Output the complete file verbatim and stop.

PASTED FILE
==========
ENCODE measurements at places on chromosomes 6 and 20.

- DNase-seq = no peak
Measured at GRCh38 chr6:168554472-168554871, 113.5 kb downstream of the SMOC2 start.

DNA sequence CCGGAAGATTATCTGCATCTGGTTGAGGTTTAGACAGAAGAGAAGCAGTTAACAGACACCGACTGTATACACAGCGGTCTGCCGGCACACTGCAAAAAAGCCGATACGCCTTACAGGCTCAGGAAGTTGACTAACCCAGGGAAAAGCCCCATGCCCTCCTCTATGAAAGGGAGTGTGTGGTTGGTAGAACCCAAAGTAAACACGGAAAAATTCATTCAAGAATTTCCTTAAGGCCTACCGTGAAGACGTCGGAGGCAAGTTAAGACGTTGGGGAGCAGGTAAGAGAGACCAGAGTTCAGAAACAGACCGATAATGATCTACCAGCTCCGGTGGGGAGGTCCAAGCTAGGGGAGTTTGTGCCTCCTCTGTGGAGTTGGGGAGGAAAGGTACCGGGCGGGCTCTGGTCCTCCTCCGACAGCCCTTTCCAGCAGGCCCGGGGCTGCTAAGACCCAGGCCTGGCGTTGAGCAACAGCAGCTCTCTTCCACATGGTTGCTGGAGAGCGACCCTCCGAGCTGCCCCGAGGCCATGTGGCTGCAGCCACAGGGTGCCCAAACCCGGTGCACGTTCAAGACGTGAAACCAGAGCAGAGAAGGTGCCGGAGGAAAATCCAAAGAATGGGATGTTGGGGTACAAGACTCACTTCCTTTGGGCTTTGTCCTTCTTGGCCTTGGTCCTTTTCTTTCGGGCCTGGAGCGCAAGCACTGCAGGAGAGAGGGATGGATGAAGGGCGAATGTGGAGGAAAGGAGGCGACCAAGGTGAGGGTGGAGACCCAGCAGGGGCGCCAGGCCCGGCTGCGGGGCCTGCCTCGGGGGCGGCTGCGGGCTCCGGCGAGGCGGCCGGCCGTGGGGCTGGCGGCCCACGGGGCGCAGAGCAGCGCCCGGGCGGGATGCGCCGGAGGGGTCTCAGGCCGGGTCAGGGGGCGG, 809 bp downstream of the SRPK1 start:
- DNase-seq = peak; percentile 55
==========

ENCODE measurements at places on chromosomes 6 and 20.

- DNase-seq = no peak
Measured at GRCh38 chr6:168554472-168554871, 113.5 kb downstream of the SMOC2 start.

DNA sequence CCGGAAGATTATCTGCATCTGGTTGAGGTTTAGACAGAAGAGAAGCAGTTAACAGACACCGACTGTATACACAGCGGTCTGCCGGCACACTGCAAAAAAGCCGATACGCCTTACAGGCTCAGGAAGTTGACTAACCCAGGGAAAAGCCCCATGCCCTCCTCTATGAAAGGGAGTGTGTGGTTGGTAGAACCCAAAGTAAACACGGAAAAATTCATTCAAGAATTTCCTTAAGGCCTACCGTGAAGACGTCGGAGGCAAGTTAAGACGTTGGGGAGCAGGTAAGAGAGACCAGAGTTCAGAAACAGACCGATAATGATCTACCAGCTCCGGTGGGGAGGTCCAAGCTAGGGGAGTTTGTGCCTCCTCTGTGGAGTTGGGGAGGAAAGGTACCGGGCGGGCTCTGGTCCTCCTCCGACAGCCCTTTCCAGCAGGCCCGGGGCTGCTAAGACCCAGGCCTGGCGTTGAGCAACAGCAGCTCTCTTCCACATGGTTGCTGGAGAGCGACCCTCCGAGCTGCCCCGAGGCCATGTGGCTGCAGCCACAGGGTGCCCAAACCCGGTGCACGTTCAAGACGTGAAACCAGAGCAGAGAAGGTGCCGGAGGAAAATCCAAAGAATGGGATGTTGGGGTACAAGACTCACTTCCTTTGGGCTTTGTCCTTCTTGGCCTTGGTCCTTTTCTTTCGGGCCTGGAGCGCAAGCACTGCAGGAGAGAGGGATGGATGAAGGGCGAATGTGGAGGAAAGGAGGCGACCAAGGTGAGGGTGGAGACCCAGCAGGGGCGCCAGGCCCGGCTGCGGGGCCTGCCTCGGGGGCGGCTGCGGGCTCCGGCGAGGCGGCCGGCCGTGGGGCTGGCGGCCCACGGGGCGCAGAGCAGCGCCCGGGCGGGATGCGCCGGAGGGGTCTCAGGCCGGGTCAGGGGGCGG, 809 bp downstream of the SRPK1 start:
- DNase-seq = peak; percentile 55